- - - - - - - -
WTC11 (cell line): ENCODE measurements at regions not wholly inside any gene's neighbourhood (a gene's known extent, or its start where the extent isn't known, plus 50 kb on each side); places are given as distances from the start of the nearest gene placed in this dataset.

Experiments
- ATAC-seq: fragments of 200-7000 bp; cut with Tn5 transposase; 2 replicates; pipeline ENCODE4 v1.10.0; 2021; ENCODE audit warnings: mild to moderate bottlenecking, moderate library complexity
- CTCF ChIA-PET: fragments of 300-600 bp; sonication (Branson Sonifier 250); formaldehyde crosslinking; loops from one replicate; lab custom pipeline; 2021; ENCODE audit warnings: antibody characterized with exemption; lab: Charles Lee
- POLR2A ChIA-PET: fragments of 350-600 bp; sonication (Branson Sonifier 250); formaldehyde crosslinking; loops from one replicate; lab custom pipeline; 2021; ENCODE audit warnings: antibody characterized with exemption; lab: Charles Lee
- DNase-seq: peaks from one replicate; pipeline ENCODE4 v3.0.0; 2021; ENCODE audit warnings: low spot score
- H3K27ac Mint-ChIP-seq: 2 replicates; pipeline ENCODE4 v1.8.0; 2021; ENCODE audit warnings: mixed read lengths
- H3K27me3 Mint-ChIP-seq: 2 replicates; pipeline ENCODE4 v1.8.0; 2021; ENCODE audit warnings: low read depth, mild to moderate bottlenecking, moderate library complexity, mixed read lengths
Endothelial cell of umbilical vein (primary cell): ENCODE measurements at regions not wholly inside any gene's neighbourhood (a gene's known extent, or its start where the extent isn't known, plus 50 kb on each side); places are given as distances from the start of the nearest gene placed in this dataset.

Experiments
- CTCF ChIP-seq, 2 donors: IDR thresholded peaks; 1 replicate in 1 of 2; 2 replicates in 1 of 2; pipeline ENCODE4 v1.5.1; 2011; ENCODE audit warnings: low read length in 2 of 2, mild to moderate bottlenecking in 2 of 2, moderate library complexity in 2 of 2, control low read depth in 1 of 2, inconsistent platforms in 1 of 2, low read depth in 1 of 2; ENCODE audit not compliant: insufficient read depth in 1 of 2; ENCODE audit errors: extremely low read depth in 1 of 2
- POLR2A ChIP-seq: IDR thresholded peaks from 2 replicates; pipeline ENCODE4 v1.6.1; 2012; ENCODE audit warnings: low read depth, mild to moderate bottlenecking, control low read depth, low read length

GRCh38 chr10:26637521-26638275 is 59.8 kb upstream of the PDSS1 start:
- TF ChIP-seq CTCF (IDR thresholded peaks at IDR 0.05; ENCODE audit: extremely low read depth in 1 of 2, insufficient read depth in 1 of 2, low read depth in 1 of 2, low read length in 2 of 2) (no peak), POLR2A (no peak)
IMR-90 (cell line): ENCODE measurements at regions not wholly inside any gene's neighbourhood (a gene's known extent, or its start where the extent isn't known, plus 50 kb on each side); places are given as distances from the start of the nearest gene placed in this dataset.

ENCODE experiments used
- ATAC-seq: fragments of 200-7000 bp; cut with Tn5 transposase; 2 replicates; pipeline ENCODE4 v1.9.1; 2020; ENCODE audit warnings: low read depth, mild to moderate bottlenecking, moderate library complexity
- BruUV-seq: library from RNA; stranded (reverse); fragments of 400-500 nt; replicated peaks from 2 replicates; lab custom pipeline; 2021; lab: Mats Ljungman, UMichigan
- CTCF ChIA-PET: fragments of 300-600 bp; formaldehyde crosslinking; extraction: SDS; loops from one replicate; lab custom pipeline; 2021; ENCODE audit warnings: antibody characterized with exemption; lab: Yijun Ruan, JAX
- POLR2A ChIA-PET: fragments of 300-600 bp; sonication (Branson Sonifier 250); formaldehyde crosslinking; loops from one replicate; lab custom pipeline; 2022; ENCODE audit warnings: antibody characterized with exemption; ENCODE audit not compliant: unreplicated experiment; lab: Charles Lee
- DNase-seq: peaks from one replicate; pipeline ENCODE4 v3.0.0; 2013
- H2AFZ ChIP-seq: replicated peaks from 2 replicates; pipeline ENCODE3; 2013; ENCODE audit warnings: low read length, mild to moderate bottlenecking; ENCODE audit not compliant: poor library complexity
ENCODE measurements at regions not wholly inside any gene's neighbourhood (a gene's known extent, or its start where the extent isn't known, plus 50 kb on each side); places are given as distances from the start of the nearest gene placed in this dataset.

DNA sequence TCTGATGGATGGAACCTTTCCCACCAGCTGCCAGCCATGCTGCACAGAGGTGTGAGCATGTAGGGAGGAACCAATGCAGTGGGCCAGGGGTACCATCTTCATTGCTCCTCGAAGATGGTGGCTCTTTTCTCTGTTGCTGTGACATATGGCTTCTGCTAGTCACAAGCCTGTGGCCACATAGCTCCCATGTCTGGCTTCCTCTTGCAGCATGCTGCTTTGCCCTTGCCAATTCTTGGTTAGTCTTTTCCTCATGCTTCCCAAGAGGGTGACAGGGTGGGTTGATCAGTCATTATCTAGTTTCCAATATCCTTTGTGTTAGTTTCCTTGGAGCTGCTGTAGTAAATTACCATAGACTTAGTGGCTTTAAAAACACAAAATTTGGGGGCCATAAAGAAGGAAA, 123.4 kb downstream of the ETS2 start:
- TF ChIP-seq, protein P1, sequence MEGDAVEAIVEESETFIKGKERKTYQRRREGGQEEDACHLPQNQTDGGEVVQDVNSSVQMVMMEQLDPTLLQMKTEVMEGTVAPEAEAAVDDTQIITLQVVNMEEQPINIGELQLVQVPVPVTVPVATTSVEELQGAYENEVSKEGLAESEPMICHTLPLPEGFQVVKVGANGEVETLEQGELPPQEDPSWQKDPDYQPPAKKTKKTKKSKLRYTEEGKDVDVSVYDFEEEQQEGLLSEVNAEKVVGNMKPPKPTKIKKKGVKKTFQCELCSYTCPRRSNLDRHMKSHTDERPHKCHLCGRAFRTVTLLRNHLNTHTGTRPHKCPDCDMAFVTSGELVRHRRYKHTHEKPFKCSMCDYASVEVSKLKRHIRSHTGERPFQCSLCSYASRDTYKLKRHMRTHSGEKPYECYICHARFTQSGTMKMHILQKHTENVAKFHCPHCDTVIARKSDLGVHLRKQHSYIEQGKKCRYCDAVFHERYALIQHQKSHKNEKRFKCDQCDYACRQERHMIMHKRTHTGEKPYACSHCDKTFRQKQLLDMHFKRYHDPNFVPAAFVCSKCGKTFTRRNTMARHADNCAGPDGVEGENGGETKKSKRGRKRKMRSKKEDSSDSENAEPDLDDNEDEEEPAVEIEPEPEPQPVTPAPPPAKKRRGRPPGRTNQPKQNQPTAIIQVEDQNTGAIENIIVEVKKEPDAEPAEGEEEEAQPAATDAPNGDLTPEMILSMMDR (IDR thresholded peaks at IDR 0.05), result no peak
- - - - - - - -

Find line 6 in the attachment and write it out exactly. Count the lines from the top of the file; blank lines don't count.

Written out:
- DNase-seq: peaks from one replicate; pipeline ENCODE4 v3.0.0; 2021; ENCODE audit warnings: low spot score